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Spoonful of honey or a gallon of vinegar? A conditional COVID-19 vaccination policy for front-line healthcare workers
  1. Owen M Bradfield1,
  2. Alberto Giubilini2,3
  1. 1 Melbourne School of Population and Global Health, The University of Melbourne, Melbourne, Victoria, Australia
  2. 2 Oxford Uehiro Centre for Practical Ethics & Wellcome Centre for Ethics and the Humanities, University of Oxford, Oxford, UK
  3. 3 University of Oxford, Oxford, UK
  1. Correspondence to Dr Owen M Bradfield, Melbourne School of Population and Global Health, The University of Melbourne, Melbourne, VIC 3010, Australia; o.bradfield{at}


Seven COVID-19 vaccines are now being distributed and administered around the world (figure correct at the time of submission), with more on the horizon. It is widely accepted that healthcare workers should have high priority. However, questions have been raised about what we ought to do if members of priority groups refuse vaccination. Using the case of influenza vaccination as a comparison, we know that coercive approaches to vaccination uptake effectively increase vaccination rates among healthcare workers and reduce patient morbidity if properly implemented. Using the principle of least restrictive alternative, we have developed an intervention ladder for COVID-19 vaccination policies among healthcare workers. We argue that healthcare workers refusing vaccination without a medical reason should be temporarily redeployed and, if their refusal persists after the redeployment period, eventually suspended, in order to reduce the risk to their colleagues and patients. This ‘conditional’ policy is a compromise between entirely voluntary or entirely mandatory policies for healthcare workers, and is consistent with healthcare workers’ established professional, legal and ethical obligations to their patients and to society at large.

  • COVID-19
  • health workforce
  • public health ethics
  • clinical ethics
  • right to refuse treatment

Data availability statement

There are no data in this work.

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Currently, seven COVID-19 vaccines are being rolled out globally. Six hundred and forty-nine million doses have been administered globally, at a rate of 16.5 million doses per day (figures correct at the time of submission).1 As demand initially outweighs supply, vulnerable groups and front-line healthcare workers (FHCWs) are receiving priority access.2 FHCWs include healthcare staff who interact directly with patients, including doctors, nurses, allied health clinicians, pathology staff, security, cleaners and students. FHCWs provide essential services in settings that create a high risk of infection and transmission.3 Thus, an important ethical question is whether vaccination of FHCWs should be mandatory, as is already the case for influenza immunisation in some US jurisdictions and healthcare facilities. If so, how should this be enforced, and how should the personal preferences and autonomy of FHCWs be balanced against their professional responsibilities to act in the interests of patients and the public? This paper will define and defend a mildly coercive ‘conditional’ vaccination policy for FHCWs that represents a middle ground between an entirely voluntary and entirely mandatory approach. In our view, this strikes the best balance between the various ethical principles at stake.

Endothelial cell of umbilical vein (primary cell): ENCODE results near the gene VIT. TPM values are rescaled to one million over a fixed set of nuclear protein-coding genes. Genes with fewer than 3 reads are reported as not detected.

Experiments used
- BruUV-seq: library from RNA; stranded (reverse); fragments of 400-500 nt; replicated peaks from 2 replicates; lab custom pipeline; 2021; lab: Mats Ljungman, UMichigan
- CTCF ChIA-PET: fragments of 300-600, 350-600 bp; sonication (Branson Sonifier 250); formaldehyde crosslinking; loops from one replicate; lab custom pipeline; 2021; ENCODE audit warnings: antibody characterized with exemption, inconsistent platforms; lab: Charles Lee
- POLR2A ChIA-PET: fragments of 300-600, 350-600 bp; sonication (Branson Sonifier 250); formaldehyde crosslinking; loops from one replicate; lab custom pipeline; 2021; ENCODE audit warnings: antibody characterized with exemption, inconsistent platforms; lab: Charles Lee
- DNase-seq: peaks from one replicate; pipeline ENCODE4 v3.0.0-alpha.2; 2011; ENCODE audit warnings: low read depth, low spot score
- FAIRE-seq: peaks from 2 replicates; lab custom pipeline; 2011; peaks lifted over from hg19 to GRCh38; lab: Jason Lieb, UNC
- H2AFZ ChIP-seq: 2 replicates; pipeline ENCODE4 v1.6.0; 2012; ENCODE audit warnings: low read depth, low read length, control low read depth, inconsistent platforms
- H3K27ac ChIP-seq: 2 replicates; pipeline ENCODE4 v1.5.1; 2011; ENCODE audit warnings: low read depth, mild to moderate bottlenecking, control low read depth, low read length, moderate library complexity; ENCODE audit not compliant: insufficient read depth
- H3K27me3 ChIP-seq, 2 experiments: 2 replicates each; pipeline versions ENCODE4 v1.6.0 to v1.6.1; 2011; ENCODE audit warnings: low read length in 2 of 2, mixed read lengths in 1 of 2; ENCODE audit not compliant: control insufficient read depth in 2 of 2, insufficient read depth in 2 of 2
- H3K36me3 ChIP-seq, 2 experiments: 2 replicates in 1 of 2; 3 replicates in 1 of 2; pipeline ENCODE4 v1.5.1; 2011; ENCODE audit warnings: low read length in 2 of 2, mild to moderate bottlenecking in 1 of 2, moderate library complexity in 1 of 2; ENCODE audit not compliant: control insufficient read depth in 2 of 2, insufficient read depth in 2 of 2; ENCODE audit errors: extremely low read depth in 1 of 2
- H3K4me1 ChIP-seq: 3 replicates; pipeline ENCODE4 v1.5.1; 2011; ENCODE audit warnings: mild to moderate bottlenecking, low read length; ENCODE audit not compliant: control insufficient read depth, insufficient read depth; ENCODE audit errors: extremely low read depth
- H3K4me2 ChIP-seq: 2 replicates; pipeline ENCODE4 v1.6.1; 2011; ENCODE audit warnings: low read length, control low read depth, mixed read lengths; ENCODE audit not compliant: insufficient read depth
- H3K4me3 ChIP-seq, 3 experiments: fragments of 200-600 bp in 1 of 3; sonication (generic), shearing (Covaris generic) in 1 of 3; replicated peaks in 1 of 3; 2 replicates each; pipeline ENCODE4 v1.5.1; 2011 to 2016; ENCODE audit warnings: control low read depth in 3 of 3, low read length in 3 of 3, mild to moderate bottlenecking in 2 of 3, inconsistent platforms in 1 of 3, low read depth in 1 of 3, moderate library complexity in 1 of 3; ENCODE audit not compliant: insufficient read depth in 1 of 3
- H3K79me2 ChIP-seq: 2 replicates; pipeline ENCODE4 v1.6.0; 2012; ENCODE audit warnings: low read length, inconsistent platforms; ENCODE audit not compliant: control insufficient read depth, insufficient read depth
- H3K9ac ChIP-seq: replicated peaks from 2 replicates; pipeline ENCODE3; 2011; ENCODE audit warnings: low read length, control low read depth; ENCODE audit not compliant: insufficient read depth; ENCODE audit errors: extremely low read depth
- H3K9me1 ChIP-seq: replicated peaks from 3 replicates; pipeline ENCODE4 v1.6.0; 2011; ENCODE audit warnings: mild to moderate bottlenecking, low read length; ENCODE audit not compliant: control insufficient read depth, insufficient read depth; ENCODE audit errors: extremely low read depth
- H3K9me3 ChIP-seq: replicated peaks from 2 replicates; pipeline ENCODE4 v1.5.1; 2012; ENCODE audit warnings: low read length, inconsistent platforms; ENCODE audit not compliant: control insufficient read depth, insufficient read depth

Justifying mandatory vaccination

Most public health interventions entail a trade-off between public benefits and private interests. Measures to promote public health and safety invariably create costs, which may be individual (infringement of autonomy), collective (social or economic costs) or often both. In order to justify costs incurred, coercive public health measures should aim to regulate serious risks, not merely ‘speculative, theoretical or remote’ risks.4 In this paper, we adopt Wertheimer’s definition according to which ‘coercion’ involves the threat of penalty for non-compliance and a degree of infringement of individual autonomy that leaves the individual with ‘no reasonable choice’ or ‘no reasonable alternative’.5 Hence, for the purpose of this paper, a ‘mandatory’ vaccination policy is considered coercive to the extent that the choice not to vaccinate is rendered difficult or is practically unavailable by the imposition of penalties. Such a policy may take various forms, as outlined below.